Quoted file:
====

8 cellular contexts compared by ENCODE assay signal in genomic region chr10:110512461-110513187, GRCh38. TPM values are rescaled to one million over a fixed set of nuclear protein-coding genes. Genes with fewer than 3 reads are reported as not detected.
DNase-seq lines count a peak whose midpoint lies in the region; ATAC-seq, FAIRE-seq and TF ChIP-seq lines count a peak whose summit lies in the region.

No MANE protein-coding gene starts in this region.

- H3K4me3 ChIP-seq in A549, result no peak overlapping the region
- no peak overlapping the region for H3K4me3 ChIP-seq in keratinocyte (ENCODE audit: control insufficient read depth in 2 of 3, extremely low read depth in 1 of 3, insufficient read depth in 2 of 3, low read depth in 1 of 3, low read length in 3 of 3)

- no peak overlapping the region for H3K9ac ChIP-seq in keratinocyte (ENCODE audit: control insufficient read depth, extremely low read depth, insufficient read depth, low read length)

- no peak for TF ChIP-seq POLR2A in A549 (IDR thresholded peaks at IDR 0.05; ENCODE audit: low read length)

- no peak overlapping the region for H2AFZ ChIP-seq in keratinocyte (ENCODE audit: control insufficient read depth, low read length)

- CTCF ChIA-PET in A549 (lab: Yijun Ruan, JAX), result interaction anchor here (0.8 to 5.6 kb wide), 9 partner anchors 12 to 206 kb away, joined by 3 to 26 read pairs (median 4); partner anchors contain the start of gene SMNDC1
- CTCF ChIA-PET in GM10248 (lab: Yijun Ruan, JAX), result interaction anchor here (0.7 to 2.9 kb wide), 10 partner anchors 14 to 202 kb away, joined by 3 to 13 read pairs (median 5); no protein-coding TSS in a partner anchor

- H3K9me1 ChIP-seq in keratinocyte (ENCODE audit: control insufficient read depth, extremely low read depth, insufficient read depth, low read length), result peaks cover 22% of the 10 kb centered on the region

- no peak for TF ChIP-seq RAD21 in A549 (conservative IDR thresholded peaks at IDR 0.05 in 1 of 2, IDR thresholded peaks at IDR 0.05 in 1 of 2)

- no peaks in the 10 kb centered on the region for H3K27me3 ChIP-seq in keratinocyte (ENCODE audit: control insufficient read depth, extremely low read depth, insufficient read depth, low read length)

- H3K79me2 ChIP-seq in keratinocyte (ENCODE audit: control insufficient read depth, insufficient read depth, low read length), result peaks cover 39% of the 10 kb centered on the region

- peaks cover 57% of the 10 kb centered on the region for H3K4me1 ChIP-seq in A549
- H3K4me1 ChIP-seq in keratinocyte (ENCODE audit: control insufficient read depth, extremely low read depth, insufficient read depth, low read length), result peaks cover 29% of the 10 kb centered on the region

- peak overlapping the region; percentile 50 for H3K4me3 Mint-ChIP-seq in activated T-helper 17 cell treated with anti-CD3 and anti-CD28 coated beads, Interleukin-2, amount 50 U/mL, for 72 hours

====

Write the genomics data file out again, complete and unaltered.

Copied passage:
8 cellular contexts compared by ENCODE assay signal in genomic region chr10:110512461-110513187, GRCh38. TPM values are rescaled to one million over a fixed set of nuclear protein-coding genes. Genes with fewer than 3 reads are reported as not detected.
DNase-seq lines count a peak whose midpoint lies in the region; ATAC-seq, FAIRE-seq and TF ChIP-seq lines count a peak whose summit lies in the region.

No MANE protein-coding gene starts in this region.

- H3K4me3 ChIP-seq in A549, result no peak overlapping the region
- no peak overlapping the region for H3K4me3 ChIP-seq in keratinocyte (ENCODE audit: control insufficient read depth in 2 of 3, extremely low read depth in 1 of 3, insufficient read depth in 2 of 3, low read depth in 1 of 3, low read length in 3 of 3)

- no peak overlapping the region for H3K9ac ChIP-seq in keratinocyte (ENCODE audit: control insufficient read depth, extremely low read depth, insufficient read depth, low read length)

- no peak for TF ChIP-seq POLR2A in A549 (IDR thresholded peaks at IDR 0.05; ENCODE audit: low read length)

- no peak overlapping the region for H2AFZ ChIP-seq in keratinocyte (ENCODE audit: control insufficient read depth, low read length)

- CTCF ChIA-PET in A549 (lab: Yijun Ruan, JAX), result interaction anchor here (0.8 to 5.6 kb wide), 9 partner anchors 12 to 206 kb away, joined by 3 to 26 read pairs (median 4); partner anchors contain the start of gene SMNDC1
- CTCF ChIA-PET in GM10248 (lab: Yijun Ruan, JAX), result interaction anchor here (0.7 to 2.9 kb wide), 10 partner anchors 14 to 202 kb away, joined by 3 to 13 read pairs (median 5); no protein-coding TSS in a partner anchor

- H3K9me1 ChIP-seq in keratinocyte (ENCODE audit: control insufficient read depth, extremely low read depth, insufficient read depth, low read length), result peaks cover 22% of the 10 kb centered on the region

- no peak for TF ChIP-seq RAD21 in A549 (conservative IDR thresholded peaks at IDR 0.05 in 1 of 2, IDR thresholded peaks at IDR 0.05 in 1 of 2)

- no peaks in the 10 kb centered on the region for H3K27me3 ChIP-seq in keratinocyte (ENCODE audit: control insufficient read depth, extremely low read depth, insufficient read depth, low read length)

- H3K79me2 ChIP-seq in keratinocyte (ENCODE audit: control insufficient read depth, insufficient read depth, low read length), result peaks cover 39% of the 10 kb centered on the region

- peaks cover 57% of the 10 kb centered on the region for H3K4me1 ChIP-seq in A549
- H3K4me1 ChIP-seq in keratinocyte (ENCODE audit: control insufficient read depth, extremely low read depth, insufficient read depth, low read length), result peaks cover 29% of the 10 kb centered on the region

- peak overlapping the region; percentile 50 for H3K4me3 Mint-ChIP-seq in activated T-helper 17 cell treated with anti-CD3 and anti-CD28 coated beads, Interleukin-2, amount 50 U/mL, for 72 hours